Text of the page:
all of what you’ve done, learned, and experienced, and turning it into something
wonderful. It doesn’t have to conform to someone else’s agenda or convenience.
It means you’ve outgrown where you are and it’s time to move on.
It also means that when
you find that next career situation, you are more productive and engaged, which
is better for both you and your employer.
One would think/hope
companies would be excited to find enthusiastic, engaged workers rather than someone
who just shows up every day.
You look at your life and
decide what you want and need. Work is such a large part of our lives that how
and what and where we work factors in a great deal.
Maybe you can’t change
your situation today. But you can start figuring out what you want and need, do
some research, and take small steps regularly.
Far too many businesses
are trying to gain for themselves by making us feel terrible – all this “free
time” we have now, and all the things we “should” be doing because we can’t be
out and about the way we used to gambol.
They’re also counting on us
being so desperate to earn a living that we’ll take even less than we earned
before the pandemic. “You’ll get nothing and like it” is their refrain.
If the pandemic has taught
us anything, it’s how poorly most companies treated their employees in the first
Remember, without people
to actually do the work, the company cannot exist.
If they hire people that
do the work badly (which, if they don’t pay properly, that’s all they will get
in the long run), they will go under.
Instead of listening to
statistics by businesses for businesses, let’s look at personal realities, and
use those realities to reshape how we are going to navigate both our work world
and our social world.
Not everyone likes to work
remotely. Not every job CAN be done remotely.
As an introvert, I realized how often I was forced to behave like an extrovert in a typical work setting, and what a toll that took on my health and my productivity. It didn’t matter if I turned in three times the work ahead of schedule – if I wasn’t in the building so the managers could interrupt me, ruin my productivity, and repeatedly put me in situations that caused stress and discomfort, it wasn’t “real work” and I wasn’t being a “team player.”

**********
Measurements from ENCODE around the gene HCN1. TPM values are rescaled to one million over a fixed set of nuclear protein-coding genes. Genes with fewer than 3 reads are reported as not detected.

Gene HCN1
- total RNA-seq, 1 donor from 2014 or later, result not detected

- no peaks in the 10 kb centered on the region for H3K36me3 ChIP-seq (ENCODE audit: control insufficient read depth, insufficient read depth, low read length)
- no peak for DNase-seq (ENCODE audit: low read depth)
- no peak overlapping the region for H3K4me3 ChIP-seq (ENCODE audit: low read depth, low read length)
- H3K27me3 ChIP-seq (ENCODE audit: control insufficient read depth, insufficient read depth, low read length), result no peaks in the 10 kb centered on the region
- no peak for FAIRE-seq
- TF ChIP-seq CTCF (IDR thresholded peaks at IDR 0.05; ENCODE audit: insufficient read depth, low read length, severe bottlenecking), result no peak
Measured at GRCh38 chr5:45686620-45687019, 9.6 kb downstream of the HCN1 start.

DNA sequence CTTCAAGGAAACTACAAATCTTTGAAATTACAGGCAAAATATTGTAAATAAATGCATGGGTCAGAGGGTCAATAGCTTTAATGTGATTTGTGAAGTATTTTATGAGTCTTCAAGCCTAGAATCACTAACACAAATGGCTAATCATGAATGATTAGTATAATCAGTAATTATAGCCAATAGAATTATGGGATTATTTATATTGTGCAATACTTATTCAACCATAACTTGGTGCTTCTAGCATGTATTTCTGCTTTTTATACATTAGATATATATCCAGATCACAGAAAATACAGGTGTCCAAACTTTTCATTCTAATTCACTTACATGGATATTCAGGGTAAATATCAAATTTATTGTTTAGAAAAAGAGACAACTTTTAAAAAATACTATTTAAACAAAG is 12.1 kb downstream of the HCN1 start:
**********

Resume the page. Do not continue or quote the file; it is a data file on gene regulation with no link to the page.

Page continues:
During the pandemic, the
stress wasn’t from working remotely. It was that every foray off the property held
the literal prospect of death to me or someone in my family. And, as time went
on, it was the external pressures from those who wanted, again, to lower my
productivity and add discomfort to feel powerful and force me to be “part of
I am perfectly capable of being “part of the team” without setting foot in the office. There’s this thing called Zoom (which we’re all tired of at this point). There’s email. There are scheduled phone calls (I only do phone calls by appointment). As long as I collaborate and hit the deadlines with quality work, I shouldn’t have to be forced, repeatedly, into onsite situations that cause misery in order to make someone else feel powerful.
I realized how many unhealthy compromises I’d made since I moved here. Far more unhealthy compromises than I’d ever made in the decades I worked in theatre and film production.
In the weeks leading to
the Stay-at-Home, I was even talking with potential clients who insisted that I
work onsite – even though I knew it would make me miserable.
So the past few months
have made me redefine both what I want and what I need from work, and I
encourage you to do the same.
I went into the arts because of the passion I have for the work. I loved my time working backstage and on set. Now, I love my time writing. I don’t consider the fiction and plays the “real writing” and the marketing/business/consulting a “day job.”